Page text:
Starting Seeds Indoors

Get your hands into the soil before the ground is thawed! Starting your annual or vegetable seeds indoors is rewarding to get a jumpstart on your gardens. Read below for some tips and tricks to starting seeds indoors for a bountiful garden come spring.

What to start indoors

Some vegetable plants are best started indoors because they have slower root development or are very susceptible to the cold and variable temperatures of spring. Below is a list of vegetables that should always be started indoors prior to be planted into the garden.

  • Broccoli
  • Brussels Sprouts
  • Cabbage
  • Cauliflower
  • Celery
  • Eggplant
  • Peppers
  • Tomatoes

Many varieties of annuals can easily be started indoors. By starting annual seeds indoors, the plants will benefit from a longer growing season providing a fuller, beautiful flower garden. Below is a list of annuals that are some of the easiest flowers to start from seed.

  • Alyssum
  • Black-Eyed Susan (Rudbeckia)
  • Celosia
  • Cosmos
  • Impatiens
  • Marigolds
  • Morning Glory
  • Nasturtium
  • Zinnias

When to start seeds indoors

The best time to start seeds indoors is about six weeks to eight weeks before the last frost. In the Twin Cities area, the average last frost date is May 15th which means seeds can be started indoors as late as April. Most beginner “seed starters” make the mistake of starting their seeds too soon. As a general rule, most seeds can be started four to six weeks before being planted outside.

Supplies needed

Seed starting does not require a lot of supplies, which also makes it an economical option to start a garden without spending a lot of money on finished plants. To start all you need are some containers, a sterile potting mix, space and of course, seeds.

Choose a container that is at least two inches deep with adequate drainage. Compostable containers are a great option as they are inexpensive to buy and can be “planted” directly into the garden. If you are reusing non-compostable containers, always disinfect with soap and water prior to planting to eliminate any leftover pathogens or insects.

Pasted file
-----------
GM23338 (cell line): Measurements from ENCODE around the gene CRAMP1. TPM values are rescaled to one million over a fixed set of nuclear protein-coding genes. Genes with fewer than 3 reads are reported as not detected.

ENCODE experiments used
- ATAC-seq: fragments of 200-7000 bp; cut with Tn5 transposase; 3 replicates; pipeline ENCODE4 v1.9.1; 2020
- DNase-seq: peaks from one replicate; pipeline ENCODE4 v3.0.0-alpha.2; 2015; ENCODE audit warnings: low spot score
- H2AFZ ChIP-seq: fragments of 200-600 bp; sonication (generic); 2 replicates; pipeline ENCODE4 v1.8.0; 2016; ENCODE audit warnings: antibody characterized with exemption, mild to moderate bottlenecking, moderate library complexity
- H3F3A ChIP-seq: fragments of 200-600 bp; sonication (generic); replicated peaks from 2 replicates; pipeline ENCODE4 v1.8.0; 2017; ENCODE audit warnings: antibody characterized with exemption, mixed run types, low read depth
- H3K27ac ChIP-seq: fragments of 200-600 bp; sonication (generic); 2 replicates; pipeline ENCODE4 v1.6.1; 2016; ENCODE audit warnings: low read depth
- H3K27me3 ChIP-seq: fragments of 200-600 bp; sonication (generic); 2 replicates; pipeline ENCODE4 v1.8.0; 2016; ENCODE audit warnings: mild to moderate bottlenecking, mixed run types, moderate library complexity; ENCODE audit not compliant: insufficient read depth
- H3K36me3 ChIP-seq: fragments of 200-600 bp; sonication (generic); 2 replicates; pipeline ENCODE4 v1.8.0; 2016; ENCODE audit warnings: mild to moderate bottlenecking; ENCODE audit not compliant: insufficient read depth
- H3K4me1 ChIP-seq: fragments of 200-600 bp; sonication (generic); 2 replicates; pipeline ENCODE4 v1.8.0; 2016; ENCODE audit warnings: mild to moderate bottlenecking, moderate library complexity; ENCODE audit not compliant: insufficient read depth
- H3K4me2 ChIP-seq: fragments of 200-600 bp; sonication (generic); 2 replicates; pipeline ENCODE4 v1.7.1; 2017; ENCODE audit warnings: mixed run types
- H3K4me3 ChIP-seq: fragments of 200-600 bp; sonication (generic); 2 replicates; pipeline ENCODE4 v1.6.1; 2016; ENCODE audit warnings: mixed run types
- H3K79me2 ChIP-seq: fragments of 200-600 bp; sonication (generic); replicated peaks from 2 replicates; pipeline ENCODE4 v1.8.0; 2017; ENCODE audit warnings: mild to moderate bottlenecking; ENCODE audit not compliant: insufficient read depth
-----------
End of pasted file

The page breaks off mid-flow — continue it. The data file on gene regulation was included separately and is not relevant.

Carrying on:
Use a sterile potting mix, we love Espoma Organic Seed Starter. Using a sterile, soil-less mix allows for better aeration (key for developing roots) and will be free of any soil borne diseases or fungi.

Tips for successful seed starting

Always read your seed packets! They do put instructions on the back of those little packs and contain information on germination, light requirements, depth to plant and when to plant.

Unless you have a phenomenal memory, always use labels to know “what” you put “where”. We love reusable plant markers that can be erased and reused season after season. Popsicle sticks, collar stays or any other weatherproof label you can make will work just fine, and always use a waterproof marker.


Turn up the heat. Most seedlings will only germinate in temperatures between 65 to 75 degrees. Heat mats can help with germination or you can create a mini greenhouse by covering your containers with saran wrap and placing in a bright window sill. You can also opt to purchase a seed starting tray (or greenhouse kit) which will include a drip tray and a cover to hold in heat.


Go to the light. The best place to start seeds indoors outside of a greenhouse is in a sunporch or a room with south facing windows. If you do not have south facing windows in your home, opt for a grow light or a simple shop light with fluorescent bulbs. Position the light fixture a few inches above the seedlings and raise as the seedlings grow. Seedlings require 12 to 16 hours of sunlight per day, if you notice leggy seedlings chances are your plants are not getting enough light.


Watch the water. After planting your seeds you only need to keep the soil moist, not wet. Once the seeds have germinated stick to the rule of moist and not wet, it is very easy to drown a seedling when they only have one to two roots. The best method to water your seedlings is from the bottom of the container, allow the seedling to soak up water through the drainage holes.

When to transplant

Once your plants get their “true” leaves, which are two leaves that grow larger than the tiny leaves (cotyledon) that first emerge, your plant is ready to be transplanted. Before you plant any of your plants into the garden it is important to harden them off first. Hardening off a plant is the process of acclimating the plant to the change in light and temperature from being inside to outside. Read our blog on hardening off your plants for more information.

Happy Planting!